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Former South Korean President Ordered Back to Prison for Bribery

SEOUL, South Korea — ​The Supreme Court of South Korea on Thursday upheld a 17-year prison term for ​former President Lee Myung-bak ​and ordered him sent back to prison.

Mr. Lee, who was president from 2008 to 2013, ​was expected to be taken to prison in a few days, making him the second former South Korean president behind bars​ on corruption charges. Mr. Lee’s successor, Park Geun-hye, who was impeached and ousted on charges of ​bribery and abuse of power, was sentenced to 25 years in prison by an appeals court in 2018.

That same year, ​​Mr. Lee was ​arrested on bribery and embezzlement charges. He was successfully convicted in lower courts, but has been out on bail in recent months while waiting for the Supreme Court’s final say on his case, which he had appealed.

In October 2018, a Seoul district court sentenced Mr. Lee to 15 years in prison, convicting him of collecting 8.5 billion won​, or $7.5 million, in bribes from various sources — most of it from Samsung, the country’s largest business conglomerate — when he was a presidential candidate and after he took office.

The court also ​ruled that Mr. Lee, a former ​executive of Hyundai, disguised his ownership of a lucrative auto parts maker under the names of relatives and embezzled 24 billion won from the company between 1995 and 2007.

​An appeals court added two years to his prison sentence in February​, saying that the value of the bribes he had taken was larger: 9.4 billion won. ​On Thursday, the Supreme Court ​upheld the ​​verdict and the 17-year prison sentence.

Mr. Lee​, 78,​ ​collected bribes from Samsung in the form of ​lawyer fees that Samsung paid to settle a lawsuit involving the auto parts company​, known as Das​, according to prosecutors. In return for the bribes, Mr. Lee did favors for Samsung executives, including granting a presidential pardon to Lee Kun-hee, the company’s chairman, who was convicted of embezzlement and tax evasion in 2009​, prosecutors said​.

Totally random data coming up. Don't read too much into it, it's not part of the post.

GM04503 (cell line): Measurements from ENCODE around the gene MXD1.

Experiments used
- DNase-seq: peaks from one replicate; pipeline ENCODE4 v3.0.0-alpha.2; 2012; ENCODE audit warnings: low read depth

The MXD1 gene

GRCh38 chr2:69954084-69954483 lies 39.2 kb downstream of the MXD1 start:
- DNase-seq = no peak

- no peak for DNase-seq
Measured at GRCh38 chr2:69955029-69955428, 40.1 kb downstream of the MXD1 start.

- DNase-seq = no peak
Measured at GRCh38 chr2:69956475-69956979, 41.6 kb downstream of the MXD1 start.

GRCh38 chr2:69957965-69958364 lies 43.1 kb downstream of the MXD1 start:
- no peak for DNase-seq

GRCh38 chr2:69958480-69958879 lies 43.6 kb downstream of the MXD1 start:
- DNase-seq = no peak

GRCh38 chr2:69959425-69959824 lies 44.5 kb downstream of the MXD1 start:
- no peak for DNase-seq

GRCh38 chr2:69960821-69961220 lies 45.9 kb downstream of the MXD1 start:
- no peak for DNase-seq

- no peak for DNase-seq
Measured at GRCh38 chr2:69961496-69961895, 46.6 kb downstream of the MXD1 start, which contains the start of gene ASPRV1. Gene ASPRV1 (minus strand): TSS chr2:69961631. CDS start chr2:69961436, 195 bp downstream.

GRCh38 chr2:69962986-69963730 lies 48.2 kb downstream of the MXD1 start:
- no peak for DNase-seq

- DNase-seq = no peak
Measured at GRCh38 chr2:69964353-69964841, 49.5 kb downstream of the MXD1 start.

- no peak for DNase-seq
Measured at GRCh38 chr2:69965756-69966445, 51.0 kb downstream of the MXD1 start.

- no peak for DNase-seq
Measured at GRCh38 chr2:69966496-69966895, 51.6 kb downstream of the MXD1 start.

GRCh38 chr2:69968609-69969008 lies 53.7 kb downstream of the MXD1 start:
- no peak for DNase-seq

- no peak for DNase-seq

The presidential pardon of Lee Kun-hee was criticized at the time as an example of how collusion between politics and business has often allowed top businessmen found guilty of serious white-collar crimes in South Korea to walk free with light punishment. The tycoon had been forced to resign as Samsung chairman in 2008 after allegations of corruption surfaced against him, but he returned to the company’s leadership in 2010, just months after receiving the presidential pardon.

President Lee said that he had decided to grant ​the Samsung chairman special amnesty so that the businessman could retain his membership on the International Olympic Committee and lead South Korea’s bid for the 2018 Winter Olympics.

The Samsung chairman died on Sunday, six years after he was incapacitated by a heart attack.

Almost all of South Korea’s former presidents, as well as many of its business tycoons, have been implicated in recurring corruption scandals. ​Four former presidents have been arrested on corruption charges since the 1990s, including Ms. Park and Mr. Lee. ​

Mr. Lee​ won the presidency by promising to use his business skills to help rejuvenate the South Korean economy. But he was dogged by allegations of corruption before and after his election.

President Moon Jae-in won the election to replace the impeached Ms. Park in 2017. Like all his predecessors, he came to office vowing to root out the corrupt ties between the political elite and the country’s family-owned business conglomerates, known as chaebol.

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